Worksheets and No Prep Teaching Resources
Worksheets and No Prep Teaching Resources
Reading Comprehension Worksheets
How Things Work
Weather
How Does a Hurricane Work?

How Things Work
How Things Work


How Does a Hurricane Work?
Print How Does a Hurricane Work? Reading Comprehension with Sixth Grade Work

Print How Does a Hurricane Work? Reading Comprehension


Reading Level
     edHelper's suggested reading level:   grades 6 to 8
     Flesch-Kincaid grade level:   7.62

Vocabulary
     challenging words:    determined, structural, landfall, evacuate, meteorologists, circulate, tremendous, span, surge, cyclone, aircraft, coastal, courtesy, radar, destructive, increase
     content words:    Cyclone Catarina


How Does a Hurricane Work?
By Sharon Fabian
  

1     Cyclone Catarina, 2004, seen from the ISS. Photo courtesy of NASA
 
2     It's been front page news many times. A hurricane makes landfall and causes tremendous damage and loss of life in communities along the coast. But why does it happen this way? How does a hurricane work?
 
3     A hurricane begins with a cluster of thunderstorms known as a tropical depression. A tropical depression is an area of low pressure with wind speeds of less than thirty-eight miles per hour. Some tropical depressions grow and increase in wind speed until they become tropical storms. A tropical storm has wind speeds of thirty-nine to seventy-three miles per hour. Some tropical storms continue to grow until they become hurricanes, huge storms with wind speeds of seventy-four miles per hour or more.
 
4     Hurricanes begin over the ocean in particular areas of the world. It takes a specific set of circumstances to create a hurricane. There must be warm water and warm, moist air that rises. That is why hurricanes usually begin in the tropical latitudes over oceans.
 
5     For a hurricane to develop, a cycle of air flow must form. It begins with warm, moist air rising over the tropical ocean. This warm, moist air condenses into rain clouds, and at the same time releases its heat into the air. The air begins to circulate, and as it does, it continues to draw in more and more air creating a wind cycle.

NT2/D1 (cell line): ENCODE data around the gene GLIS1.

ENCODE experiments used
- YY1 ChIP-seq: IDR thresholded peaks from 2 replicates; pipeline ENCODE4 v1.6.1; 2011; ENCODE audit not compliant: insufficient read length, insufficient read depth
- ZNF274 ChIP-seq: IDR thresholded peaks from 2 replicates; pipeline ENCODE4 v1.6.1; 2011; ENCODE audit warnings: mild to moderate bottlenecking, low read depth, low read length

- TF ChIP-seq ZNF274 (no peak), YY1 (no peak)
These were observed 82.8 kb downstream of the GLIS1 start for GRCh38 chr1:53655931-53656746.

Paragraphs 6 to 11:
For the complete story with questions: click here for printable



Weekly Reading Books

          Create Weekly Reading Books

Prepare for an entire week at once!


Feedback on How Does a Hurricane Work?
Leave your feedback on How Does a Hurricane Work?  (use this link if you found an error in the story)



How Things Work
             How Things Work


Weather
             Weather


Science
             Science


    Careers in Science  
 
    Caring for Earth  
 
    Clouds  
 
    Dinosaurs  
 
    Earth's Land  
 
    Earth  
 
    Earthquakes  
 
    Electricity  
 
    Energy  
 
    Erosion  
 
    Food Pyramid  
 
    Food Webs and Food Chain  
 
    Forces and Motion  
 
    Fossils  
 
    Health and Nutrition  
 
    How Things Work  
 
    Landforms  
 
    Life Science  
 
    Light  
 
    Magnets  
 
    Matter  
 
 
    Moon  
 
    Natural Disasters  
 
    Photosynthesis  
 
    Plant and Animal Cells  
 
    Plants  
 
    Rocks and Minerals  
 
    Science Process Skills  
 
    Scientific Notation  
 
    Seasons  
 
    Simple Machines  
 
    Soil  
 
    Solar System  
 
    Sound  
 
    Space and Stars  
 
    Sun  
 
    Tsunami  
 
    Volcanoes  
 
    Water Cycle  
 
    Water  
 
    Weather  
 



Copyright © 2017 edHelper